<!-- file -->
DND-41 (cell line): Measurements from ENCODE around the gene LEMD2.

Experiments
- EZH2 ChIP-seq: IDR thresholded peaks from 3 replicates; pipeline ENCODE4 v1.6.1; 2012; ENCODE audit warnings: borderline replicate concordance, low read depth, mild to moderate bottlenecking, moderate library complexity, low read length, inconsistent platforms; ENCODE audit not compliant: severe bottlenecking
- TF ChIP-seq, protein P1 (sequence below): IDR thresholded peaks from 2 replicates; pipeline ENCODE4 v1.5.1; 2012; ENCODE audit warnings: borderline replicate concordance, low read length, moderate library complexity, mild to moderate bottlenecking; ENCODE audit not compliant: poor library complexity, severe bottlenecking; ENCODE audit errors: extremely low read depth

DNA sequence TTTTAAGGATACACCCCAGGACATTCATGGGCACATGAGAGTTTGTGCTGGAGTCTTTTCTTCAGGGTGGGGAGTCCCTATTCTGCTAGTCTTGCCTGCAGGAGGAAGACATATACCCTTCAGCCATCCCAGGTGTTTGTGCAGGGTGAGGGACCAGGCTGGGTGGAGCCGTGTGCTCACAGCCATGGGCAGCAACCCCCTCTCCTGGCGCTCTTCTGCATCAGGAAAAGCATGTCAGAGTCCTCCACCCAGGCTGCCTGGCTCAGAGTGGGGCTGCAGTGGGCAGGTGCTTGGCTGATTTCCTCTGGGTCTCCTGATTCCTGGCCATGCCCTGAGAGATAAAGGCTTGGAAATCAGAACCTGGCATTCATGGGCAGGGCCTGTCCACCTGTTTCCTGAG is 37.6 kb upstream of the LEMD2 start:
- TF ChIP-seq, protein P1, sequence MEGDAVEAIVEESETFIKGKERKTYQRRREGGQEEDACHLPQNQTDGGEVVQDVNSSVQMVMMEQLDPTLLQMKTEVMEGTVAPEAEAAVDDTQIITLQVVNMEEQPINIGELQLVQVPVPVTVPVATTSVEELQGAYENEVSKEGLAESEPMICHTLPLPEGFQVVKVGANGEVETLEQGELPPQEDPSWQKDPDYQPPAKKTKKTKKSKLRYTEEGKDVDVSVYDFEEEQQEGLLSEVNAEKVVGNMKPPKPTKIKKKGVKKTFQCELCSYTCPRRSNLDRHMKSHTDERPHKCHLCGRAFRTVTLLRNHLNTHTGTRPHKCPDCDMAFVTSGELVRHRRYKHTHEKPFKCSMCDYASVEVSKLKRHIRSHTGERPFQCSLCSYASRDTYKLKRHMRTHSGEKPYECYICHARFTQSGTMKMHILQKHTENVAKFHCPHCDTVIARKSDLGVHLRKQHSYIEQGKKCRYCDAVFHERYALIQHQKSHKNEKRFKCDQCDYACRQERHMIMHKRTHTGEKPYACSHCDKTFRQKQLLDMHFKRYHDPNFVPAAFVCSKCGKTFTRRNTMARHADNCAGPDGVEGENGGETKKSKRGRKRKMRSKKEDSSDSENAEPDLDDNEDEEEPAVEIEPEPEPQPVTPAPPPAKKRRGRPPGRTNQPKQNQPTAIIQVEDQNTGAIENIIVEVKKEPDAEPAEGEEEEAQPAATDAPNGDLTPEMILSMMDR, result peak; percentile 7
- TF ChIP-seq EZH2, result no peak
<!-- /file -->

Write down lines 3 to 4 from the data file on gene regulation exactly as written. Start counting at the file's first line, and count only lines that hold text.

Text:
- EZH2 ChIP-seq: IDR thresholded peaks from 3 replicates; pipeline ENCODE4 v1.6.1; 2012; ENCODE audit warnings: borderline replicate concordance, low read depth, mild to moderate bottlenecking, moderate library complexity, low read length, inconsistent platforms; ENCODE audit not compliant: severe bottlenecking
- TF ChIP-seq, protein P1 (sequence below): IDR thresholded peaks from 2 replicates; pipeline ENCODE4 v1.5.1; 2012; ENCODE audit warnings: borderline replicate concordance, low read length, moderate library complexity, mild to moderate bottlenecking; ENCODE audit not compliant: poor library complexity, severe bottlenecking; ENCODE audit errors: extremely low read depth